by Alex Boesch, Student Public Relations Writer
In 2020, The Wall Street Journal ranked
Cedarville University the second-best school for student engagement, largely due to faculty members who engage their students in ways that help students learn.
Now, with classes in session at Cedarville University, Dr. Robert Clark is prepared to use his creativity and skills to find new ways to connect with his students.
Helping Cedarville rank among schools such as Stanford and Harvard is Dr. Robert Clark, assistant professor of history. He not only teaches history in
traditional lecture-style methods, but will also, on occasion, break out in song to emphasize a point in his lecture.
This unorthodox method of teaching history began for Clark when he was a high school teacher in the 1990s.
Clark believes singing a point from his lesson in the middle of a lecture engages the students — and, at first, catches the students off-guard.
History Lesson: What is the Story of America? -- https://youtu.be/AA5e-
Not only does this capture students’ attention, but it also facilitates a deeper understanding of the day’s lesson.
“Viewpoints are often reflected in music,” said Clark. “It gives an opportunity to illustrate history in a way that comes alive for students. By singing period authentic music, I give a sense of what history is like at the grassroots
level. Sometimes it illustrates concepts in ways that just would not reach students otherwise.”
Clark has been intersecting music in his college lectures since he taught at Kansas State University, and now, at Cedarville.
Clark’s tendency to sing for a class three to five times a semester is heavily influenced by his musical roots.
“I was in a very musical family,” Clark added. “I sang in a quartet when I was young, did orchestra in high school and was in multiple college choirs. Music is a part of my life that can’t
help but come out in the classroom.”
While many people get stage fright or nerves over their voice, Clark embraces the intersection of music and history entirely.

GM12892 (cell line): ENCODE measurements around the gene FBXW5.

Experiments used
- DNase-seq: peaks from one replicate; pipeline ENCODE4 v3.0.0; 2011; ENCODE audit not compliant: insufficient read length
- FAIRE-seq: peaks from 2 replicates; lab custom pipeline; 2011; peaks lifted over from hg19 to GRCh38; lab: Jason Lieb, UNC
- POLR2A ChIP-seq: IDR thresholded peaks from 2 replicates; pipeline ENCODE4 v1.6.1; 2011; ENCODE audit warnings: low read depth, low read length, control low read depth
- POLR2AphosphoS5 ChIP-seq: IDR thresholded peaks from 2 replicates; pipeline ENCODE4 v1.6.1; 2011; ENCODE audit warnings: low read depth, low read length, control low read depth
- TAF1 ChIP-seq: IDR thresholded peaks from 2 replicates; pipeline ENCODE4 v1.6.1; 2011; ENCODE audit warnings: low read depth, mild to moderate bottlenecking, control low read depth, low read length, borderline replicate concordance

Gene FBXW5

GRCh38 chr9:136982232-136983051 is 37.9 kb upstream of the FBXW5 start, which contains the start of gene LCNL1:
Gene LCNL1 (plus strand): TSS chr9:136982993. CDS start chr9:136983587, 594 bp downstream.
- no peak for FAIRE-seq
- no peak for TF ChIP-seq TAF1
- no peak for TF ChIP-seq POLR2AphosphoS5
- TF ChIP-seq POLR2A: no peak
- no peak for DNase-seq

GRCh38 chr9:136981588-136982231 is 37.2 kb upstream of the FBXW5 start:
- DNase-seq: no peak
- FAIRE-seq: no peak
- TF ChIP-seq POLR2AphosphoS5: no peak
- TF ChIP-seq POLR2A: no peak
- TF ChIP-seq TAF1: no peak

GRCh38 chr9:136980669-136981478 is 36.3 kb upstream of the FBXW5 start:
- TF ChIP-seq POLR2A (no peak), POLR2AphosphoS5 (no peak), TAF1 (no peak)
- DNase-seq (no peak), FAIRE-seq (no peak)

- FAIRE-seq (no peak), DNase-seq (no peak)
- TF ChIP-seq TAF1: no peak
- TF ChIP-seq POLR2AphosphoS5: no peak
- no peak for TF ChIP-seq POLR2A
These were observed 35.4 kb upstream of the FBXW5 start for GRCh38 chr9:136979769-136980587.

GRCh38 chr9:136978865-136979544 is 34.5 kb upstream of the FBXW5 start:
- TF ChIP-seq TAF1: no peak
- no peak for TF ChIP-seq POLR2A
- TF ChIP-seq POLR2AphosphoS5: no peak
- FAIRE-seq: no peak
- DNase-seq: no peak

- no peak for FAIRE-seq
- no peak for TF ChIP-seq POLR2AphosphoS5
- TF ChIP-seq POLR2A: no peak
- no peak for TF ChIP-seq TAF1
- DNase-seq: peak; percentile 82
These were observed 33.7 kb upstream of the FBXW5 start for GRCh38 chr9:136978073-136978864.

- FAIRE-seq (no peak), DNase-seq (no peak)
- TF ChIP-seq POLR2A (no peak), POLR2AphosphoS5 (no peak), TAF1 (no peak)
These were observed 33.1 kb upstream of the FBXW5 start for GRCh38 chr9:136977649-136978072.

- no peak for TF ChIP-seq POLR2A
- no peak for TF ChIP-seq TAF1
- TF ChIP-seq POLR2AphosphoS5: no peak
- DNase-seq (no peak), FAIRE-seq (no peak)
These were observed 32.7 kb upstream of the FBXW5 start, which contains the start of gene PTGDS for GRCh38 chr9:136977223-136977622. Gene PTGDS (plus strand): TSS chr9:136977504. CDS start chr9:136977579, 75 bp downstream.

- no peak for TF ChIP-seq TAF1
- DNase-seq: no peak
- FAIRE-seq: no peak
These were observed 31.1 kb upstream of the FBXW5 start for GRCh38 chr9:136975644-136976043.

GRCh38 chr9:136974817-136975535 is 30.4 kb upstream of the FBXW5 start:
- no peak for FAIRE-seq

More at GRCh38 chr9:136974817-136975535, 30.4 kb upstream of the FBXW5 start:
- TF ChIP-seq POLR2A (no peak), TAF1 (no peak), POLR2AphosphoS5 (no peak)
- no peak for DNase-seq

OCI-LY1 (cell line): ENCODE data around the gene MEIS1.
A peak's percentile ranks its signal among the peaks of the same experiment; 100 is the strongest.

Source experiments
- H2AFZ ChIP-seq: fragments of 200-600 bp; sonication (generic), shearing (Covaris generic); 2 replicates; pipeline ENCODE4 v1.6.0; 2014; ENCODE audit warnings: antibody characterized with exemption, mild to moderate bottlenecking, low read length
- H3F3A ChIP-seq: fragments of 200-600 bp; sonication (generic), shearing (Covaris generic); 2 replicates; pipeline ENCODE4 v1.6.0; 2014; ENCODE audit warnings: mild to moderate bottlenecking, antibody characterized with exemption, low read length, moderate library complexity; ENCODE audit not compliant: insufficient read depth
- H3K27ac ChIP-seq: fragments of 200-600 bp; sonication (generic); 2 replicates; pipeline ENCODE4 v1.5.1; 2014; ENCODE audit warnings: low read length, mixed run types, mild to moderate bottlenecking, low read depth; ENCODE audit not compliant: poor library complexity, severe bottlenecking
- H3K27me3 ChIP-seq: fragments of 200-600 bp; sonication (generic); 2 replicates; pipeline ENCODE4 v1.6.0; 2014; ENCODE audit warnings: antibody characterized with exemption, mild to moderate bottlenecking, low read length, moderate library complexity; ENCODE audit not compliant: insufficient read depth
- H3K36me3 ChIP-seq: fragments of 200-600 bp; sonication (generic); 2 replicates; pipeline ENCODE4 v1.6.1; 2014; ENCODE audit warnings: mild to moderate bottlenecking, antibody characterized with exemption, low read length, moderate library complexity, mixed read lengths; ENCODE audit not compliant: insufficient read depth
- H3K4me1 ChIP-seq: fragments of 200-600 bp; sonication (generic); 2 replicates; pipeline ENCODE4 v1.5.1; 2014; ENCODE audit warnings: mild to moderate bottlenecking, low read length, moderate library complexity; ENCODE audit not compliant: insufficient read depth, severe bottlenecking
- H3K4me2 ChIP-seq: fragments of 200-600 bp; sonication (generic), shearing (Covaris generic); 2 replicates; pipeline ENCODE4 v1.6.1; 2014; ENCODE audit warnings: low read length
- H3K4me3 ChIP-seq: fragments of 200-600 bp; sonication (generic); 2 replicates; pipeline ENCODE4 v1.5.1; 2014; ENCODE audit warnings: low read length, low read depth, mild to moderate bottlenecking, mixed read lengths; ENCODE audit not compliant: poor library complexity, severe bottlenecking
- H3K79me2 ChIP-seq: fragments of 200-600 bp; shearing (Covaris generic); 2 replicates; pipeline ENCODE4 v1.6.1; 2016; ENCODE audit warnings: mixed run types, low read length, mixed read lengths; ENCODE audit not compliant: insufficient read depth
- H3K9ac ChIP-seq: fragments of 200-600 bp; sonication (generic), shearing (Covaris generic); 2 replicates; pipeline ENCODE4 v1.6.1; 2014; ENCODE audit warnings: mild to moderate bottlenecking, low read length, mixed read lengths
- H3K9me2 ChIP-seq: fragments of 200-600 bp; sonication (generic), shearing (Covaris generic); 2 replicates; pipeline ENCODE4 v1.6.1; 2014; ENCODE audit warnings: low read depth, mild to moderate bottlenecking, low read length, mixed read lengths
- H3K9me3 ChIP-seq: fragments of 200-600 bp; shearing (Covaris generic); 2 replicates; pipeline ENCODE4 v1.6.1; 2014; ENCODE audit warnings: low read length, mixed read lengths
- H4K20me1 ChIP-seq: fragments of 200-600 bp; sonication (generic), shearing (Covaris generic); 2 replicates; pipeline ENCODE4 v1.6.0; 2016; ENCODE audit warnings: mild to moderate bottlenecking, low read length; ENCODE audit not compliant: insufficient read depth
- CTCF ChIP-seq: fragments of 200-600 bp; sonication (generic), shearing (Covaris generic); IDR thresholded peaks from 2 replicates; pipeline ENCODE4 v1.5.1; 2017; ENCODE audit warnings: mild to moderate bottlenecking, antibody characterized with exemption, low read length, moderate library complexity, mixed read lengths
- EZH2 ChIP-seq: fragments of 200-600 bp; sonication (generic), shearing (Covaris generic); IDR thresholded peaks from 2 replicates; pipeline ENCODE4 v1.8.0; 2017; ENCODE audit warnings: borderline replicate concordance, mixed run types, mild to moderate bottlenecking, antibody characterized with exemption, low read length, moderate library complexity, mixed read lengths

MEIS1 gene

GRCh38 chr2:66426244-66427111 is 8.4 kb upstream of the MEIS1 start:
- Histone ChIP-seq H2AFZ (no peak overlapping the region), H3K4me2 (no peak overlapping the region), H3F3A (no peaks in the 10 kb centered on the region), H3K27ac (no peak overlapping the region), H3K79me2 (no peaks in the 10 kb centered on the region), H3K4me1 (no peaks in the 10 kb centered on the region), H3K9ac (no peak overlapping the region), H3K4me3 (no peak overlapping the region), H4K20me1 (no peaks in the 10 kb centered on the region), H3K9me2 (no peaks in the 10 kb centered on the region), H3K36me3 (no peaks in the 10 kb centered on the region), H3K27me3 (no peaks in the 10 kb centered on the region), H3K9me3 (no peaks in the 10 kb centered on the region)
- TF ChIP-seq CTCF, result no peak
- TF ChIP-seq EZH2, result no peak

“I’m never afraid to sing, even if my voice is feeling rough,” said Clark. “I will always sing songs like Bob Dylan’s “Blowin’ in the Wind” during Social Movements class. It becomes
something they can identify with the time period, and that’s what teaching history is all about.”
Nobody appreciates Clark’s full commitment to student engagement more than those sitting in his classes.
“Dr. Clark brought so much energy to the classroom when he sang,” said sophomore history student Will Galkin. “I loved his pure joy to be presenting history through those lyrics.”
While the Wall Street Journal cited how engaged students are in their studies at Cedarville University, it is professors like Dr. Clark that make learning unique and helpful for students.
Located in southwest Ohio, Cedarville University is an accredited, Christ-centered, Baptist institution with an enrollment of 4,715 undergraduate, graduate, and online students in more than 150 areas of study. Founded in 1887, Cedarville is one of the largest private universities in Ohio, recognized nationally for its authentic Christian community, rigorous academic programs, including the Bachelor of Arts in history, strong graduation and retention rates, accredited professional and health science offerings, and high student engagement ranking. For more information about the University, visit cedarville.edu.